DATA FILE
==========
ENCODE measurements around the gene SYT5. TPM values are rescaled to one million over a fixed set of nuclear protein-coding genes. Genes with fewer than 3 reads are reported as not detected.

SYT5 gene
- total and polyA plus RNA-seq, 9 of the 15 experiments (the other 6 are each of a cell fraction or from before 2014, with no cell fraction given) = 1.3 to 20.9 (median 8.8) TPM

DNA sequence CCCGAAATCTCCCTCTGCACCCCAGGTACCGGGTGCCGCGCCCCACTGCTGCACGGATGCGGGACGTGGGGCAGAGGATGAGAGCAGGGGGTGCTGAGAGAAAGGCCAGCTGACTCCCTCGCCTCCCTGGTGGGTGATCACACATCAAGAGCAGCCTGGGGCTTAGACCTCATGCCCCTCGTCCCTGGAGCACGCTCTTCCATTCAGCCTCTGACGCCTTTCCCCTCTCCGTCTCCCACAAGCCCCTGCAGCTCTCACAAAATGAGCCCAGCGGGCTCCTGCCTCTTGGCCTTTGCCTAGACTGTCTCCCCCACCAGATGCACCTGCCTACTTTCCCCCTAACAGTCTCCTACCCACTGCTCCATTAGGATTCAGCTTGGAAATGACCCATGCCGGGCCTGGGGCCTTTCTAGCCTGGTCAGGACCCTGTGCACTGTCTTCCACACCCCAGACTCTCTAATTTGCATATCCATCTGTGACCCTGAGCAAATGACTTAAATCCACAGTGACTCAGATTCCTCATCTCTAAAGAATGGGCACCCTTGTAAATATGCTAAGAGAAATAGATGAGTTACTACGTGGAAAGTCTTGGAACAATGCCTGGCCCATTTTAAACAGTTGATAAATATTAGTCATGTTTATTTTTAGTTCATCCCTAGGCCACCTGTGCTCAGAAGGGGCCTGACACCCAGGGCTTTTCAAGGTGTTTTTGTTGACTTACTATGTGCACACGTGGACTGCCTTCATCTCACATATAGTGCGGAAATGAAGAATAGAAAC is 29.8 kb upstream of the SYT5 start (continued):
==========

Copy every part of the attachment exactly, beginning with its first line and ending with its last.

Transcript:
ENCODE measurements around the gene SYT5. TPM values are rescaled to one million over a fixed set of nuclear protein-coding genes. Genes with fewer than 3 reads are reported as not detected.

SYT5 gene
- total and polyA plus RNA-seq, 9 of the 15 experiments (the other 6 are each of a cell fraction or from before 2014, with no cell fraction given) = 1.3 to 20.9 (median 8.8) TPM

DNA sequence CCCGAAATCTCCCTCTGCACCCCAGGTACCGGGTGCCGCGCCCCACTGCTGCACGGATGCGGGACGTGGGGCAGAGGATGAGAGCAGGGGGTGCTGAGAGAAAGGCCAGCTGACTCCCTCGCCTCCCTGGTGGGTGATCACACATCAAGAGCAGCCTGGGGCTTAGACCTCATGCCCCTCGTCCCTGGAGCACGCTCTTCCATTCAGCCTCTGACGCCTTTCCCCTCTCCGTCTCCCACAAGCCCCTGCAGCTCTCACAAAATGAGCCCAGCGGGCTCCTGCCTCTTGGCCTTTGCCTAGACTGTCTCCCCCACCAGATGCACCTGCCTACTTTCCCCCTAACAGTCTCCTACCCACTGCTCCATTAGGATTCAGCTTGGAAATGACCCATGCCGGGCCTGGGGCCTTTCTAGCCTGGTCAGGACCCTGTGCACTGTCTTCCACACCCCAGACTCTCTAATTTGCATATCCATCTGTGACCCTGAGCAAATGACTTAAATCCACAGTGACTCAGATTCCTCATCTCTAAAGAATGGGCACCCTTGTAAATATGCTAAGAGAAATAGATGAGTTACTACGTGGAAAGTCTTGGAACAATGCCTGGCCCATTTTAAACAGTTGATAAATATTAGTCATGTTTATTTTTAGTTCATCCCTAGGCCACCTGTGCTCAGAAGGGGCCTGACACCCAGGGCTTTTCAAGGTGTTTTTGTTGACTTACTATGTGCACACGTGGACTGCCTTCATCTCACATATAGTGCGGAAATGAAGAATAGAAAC is 29.8 kb upstream of the SYT5 start (continued):